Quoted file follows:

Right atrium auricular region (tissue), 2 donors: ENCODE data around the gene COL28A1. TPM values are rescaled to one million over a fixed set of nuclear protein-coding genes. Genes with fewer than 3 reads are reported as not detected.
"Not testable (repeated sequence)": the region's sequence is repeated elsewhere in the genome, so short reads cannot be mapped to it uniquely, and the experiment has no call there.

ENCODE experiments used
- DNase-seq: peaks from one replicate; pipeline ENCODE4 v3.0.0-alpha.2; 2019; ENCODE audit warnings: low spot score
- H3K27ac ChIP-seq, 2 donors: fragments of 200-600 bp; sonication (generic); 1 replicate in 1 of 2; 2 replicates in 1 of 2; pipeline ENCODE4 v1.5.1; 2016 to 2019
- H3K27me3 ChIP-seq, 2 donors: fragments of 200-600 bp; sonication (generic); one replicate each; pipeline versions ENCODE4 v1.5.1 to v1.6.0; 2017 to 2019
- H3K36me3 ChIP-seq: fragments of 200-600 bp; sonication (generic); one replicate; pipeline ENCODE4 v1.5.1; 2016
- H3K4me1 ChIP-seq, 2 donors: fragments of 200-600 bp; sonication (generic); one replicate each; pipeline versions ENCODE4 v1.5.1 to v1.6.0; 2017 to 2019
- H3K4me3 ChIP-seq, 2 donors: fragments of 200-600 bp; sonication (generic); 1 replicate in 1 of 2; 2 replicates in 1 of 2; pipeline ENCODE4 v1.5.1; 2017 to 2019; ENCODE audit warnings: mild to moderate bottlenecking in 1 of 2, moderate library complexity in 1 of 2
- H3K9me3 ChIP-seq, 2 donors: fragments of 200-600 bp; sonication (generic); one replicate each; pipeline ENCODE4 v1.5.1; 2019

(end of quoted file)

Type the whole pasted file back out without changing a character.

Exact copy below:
Right atrium auricular region (tissue), 2 donors: ENCODE data around the gene COL28A1. TPM values are rescaled to one million over a fixed set of nuclear protein-coding genes. Genes with fewer than 3 reads are reported as not detected.
"Not testable (repeated sequence)": the region's sequence is repeated elsewhere in the genome, so short reads cannot be mapped to it uniquely, and the experiment has no call there.

ENCODE experiments used
- DNase-seq: peaks from one replicate; pipeline ENCODE4 v3.0.0-alpha.2; 2019; ENCODE audit warnings: low spot score
- H3K27ac ChIP-seq, 2 donors: fragments of 200-600 bp; sonication (generic); 1 replicate in 1 of 2; 2 replicates in 1 of 2; pipeline ENCODE4 v1.5.1; 2016 to 2019
- H3K27me3 ChIP-seq, 2 donors: fragments of 200-600 bp; sonication (generic); one replicate each; pipeline versions ENCODE4 v1.5.1 to v1.6.0; 2017 to 2019
- H3K36me3 ChIP-seq: fragments of 200-600 bp; sonication (generic); one replicate; pipeline ENCODE4 v1.5.1; 2016
- H3K4me1 ChIP-seq, 2 donors: fragments of 200-600 bp; sonication (generic); one replicate each; pipeline versions ENCODE4 v1.5.1 to v1.6.0; 2017 to 2019
- H3K4me3 ChIP-seq, 2 donors: fragments of 200-600 bp; sonication (generic); 1 replicate in 1 of 2; 2 replicates in 1 of 2; pipeline ENCODE4 v1.5.1; 2017 to 2019; ENCODE audit warnings: mild to moderate bottlenecking in 1 of 2, moderate library complexity in 1 of 2
- H3K9me3 ChIP-seq, 2 donors: fragments of 200-600 bp; sonication (generic); one replicate each; pipeline ENCODE4 v1.5.1; 2019